38. Tom Waits: ‘Small Change’ Interestingly,this glamorous model posing as the stripper was one Cassandra Peterson who went on to play Elvira, Mistress of the Dark. Now, that is cool!

Thomas Alan Waits (born December 7, 1949) is an American singer-songwriter, composer, and actor. Waits has a distinctive voice, described by critic Daniel Durchholz as sounding "like it was soaked in a vat of bourbon, left hanging in the smokehouse for a few months, and then taken outside and run over with a car." With this trademark growl, his incorporation of pre-rock music styles such as blues, jazz, and vaudeville, and experimental tendencies verging on industrial music, Waits has built up a distinctive musical persona. He has worked as a composer for movies and musical plays and as a supporting actor in films, including The Fisher King, Coffee & Cigarettes, Bram Stoker's Dracula, and Short Cuts. He was nominated for an Academy Award for his soundtrack work on One from the Heart.

Lyrically, Waits' songs contain atmospheric portrayals of bizarre, seedy characters and places, although he has also shown a penchant for more conventional ballads. He has a cult following and has influenced subsequent songwriters despite having little radio or music video support. His songs are best-known to the general public in the form of cover versions by more visible artists—for example, "Jersey Girl," performed by Bruce Springsteen; "Downtown Train" performed by Rod Stewart; and "Ol' '55," performed by the Eagles. Although Waits' albums have met with mixed commercial success in his native United States, they have occasionally achieved gold album sales status in other countries. He has been nominated for a number of major music awards and has won Grammy Awards for two albums, Bone Machine and Mule Variations.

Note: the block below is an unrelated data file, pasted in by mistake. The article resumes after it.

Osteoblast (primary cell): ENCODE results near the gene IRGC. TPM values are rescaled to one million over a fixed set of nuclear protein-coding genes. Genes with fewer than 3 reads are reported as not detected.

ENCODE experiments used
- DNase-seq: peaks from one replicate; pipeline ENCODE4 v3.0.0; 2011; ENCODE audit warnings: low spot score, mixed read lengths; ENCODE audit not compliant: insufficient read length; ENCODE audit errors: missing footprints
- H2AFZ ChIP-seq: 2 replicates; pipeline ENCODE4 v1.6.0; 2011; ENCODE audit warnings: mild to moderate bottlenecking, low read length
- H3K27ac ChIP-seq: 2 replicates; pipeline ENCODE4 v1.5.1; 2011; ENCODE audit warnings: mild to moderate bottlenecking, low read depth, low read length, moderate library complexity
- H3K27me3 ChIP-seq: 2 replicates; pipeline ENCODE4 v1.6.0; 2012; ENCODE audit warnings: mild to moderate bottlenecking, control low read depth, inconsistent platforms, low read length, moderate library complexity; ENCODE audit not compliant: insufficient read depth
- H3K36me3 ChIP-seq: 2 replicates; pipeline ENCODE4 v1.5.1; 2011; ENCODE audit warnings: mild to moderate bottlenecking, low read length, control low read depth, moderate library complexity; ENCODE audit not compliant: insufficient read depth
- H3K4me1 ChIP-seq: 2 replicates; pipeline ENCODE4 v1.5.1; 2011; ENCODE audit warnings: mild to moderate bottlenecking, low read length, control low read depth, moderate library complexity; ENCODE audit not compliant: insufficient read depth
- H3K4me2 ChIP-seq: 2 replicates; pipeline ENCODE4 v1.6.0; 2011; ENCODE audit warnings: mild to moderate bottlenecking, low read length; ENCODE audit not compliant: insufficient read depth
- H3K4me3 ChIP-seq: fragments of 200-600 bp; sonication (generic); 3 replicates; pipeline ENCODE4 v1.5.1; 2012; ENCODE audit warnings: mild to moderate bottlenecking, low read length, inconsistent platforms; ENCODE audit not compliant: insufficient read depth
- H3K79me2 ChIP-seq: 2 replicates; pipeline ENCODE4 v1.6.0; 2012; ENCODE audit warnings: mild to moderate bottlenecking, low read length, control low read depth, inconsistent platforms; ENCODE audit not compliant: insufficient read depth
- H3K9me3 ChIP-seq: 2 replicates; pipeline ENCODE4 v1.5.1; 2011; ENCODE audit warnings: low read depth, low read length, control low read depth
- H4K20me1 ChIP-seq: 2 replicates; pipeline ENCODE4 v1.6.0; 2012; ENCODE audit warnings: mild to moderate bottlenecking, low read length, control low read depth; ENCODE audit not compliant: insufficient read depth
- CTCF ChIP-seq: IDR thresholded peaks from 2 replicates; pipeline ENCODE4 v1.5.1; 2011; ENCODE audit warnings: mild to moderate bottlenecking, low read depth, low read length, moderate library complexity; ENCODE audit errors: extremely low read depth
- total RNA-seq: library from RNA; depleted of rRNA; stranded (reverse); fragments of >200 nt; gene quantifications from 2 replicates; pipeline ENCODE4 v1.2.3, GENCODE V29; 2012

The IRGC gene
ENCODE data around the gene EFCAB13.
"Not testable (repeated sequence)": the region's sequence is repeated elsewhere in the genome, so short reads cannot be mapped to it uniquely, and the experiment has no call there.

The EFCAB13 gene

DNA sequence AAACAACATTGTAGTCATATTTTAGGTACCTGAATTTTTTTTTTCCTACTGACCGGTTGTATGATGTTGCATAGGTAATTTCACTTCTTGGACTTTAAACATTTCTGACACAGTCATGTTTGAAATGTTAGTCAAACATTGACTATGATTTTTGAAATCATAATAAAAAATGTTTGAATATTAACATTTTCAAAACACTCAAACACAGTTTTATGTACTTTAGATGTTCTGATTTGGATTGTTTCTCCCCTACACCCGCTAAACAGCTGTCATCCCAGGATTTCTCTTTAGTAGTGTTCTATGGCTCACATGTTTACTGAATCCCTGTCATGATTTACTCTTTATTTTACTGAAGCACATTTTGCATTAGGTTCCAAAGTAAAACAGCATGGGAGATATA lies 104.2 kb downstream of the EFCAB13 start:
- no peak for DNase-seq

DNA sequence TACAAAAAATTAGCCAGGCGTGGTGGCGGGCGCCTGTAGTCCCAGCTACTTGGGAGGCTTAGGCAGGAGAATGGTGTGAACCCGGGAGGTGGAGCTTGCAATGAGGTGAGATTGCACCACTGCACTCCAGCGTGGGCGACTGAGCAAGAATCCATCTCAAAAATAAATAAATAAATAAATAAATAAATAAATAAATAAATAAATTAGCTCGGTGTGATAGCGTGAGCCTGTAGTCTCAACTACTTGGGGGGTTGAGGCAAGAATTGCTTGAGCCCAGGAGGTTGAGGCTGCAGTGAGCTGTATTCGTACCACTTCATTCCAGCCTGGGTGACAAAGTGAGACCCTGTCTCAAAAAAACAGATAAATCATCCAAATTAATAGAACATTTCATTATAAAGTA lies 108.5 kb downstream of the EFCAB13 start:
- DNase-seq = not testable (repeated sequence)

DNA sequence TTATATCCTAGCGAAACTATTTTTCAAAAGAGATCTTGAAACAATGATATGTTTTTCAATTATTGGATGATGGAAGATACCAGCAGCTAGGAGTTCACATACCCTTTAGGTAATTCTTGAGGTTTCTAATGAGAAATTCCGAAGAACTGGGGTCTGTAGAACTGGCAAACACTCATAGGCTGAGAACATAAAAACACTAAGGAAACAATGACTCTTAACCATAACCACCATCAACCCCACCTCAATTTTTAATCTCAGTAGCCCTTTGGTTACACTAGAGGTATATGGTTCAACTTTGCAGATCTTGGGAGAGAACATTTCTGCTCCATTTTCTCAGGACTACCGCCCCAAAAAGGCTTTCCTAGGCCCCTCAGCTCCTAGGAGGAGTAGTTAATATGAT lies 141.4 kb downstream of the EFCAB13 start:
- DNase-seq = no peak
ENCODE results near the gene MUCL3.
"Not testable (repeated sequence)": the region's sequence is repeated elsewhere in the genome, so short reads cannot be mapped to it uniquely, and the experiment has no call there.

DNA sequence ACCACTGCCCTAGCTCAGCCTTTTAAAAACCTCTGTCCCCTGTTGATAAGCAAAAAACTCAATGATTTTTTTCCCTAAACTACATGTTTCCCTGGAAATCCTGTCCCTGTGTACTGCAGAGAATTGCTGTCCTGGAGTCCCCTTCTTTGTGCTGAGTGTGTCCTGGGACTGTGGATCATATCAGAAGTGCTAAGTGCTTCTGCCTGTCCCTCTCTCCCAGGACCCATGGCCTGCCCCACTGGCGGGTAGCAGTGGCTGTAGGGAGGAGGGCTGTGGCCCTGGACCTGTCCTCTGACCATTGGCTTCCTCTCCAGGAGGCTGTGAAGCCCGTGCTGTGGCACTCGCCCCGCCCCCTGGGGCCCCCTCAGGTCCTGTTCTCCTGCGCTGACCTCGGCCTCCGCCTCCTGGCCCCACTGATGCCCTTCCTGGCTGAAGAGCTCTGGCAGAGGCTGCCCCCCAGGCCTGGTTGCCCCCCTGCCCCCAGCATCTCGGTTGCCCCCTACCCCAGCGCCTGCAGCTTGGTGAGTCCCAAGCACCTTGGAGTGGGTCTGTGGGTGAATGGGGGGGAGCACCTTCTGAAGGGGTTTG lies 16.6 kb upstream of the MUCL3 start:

Waits currently lives in Sonoma County, California with his wife and their three children.

The Album Cover Art That Isn't Album Cover Art

A rep for Whitney Houston’s label Arista Records is denying reports that a photo of the singer that recently appeared online is the cover art for her new comeback album.

“The allegedly ‘new’ Whitney Houston album cover circulating throughout the Internet is not a legitimate album cover for Ms. Houston’s forthcoming Arista disc,” read a statement from the label.

“Ms. Houston is still recording and we look forward to unveiling new music along with the official album cover in due time.”

Entertainment Weekly reported that the phony album cover – featuring Houston in a black bathing suit with a plunging neckline and sporting a long wavy weave – was actually created by a fan.

Cowsills Reform for 40th Anniversary of Hair

The Cowsills, the family-based band who had numerous hits in the late-60's including "The Rain, The Park and Other Things" and "Indian Lake," are set to reform for a 2009 tour in celebrations of the 40th anniversary of their number one smash "Hair."

The reformed group will include original members Bob, Susan and Paul Cowsill along with Susan's husband Russ Broussard, Bob's son Ryan, Paul's son Brendon and bassist Ted Armstrong. Three members of the original group have since passed away, mother Barbara, and brothers Barry and Billy.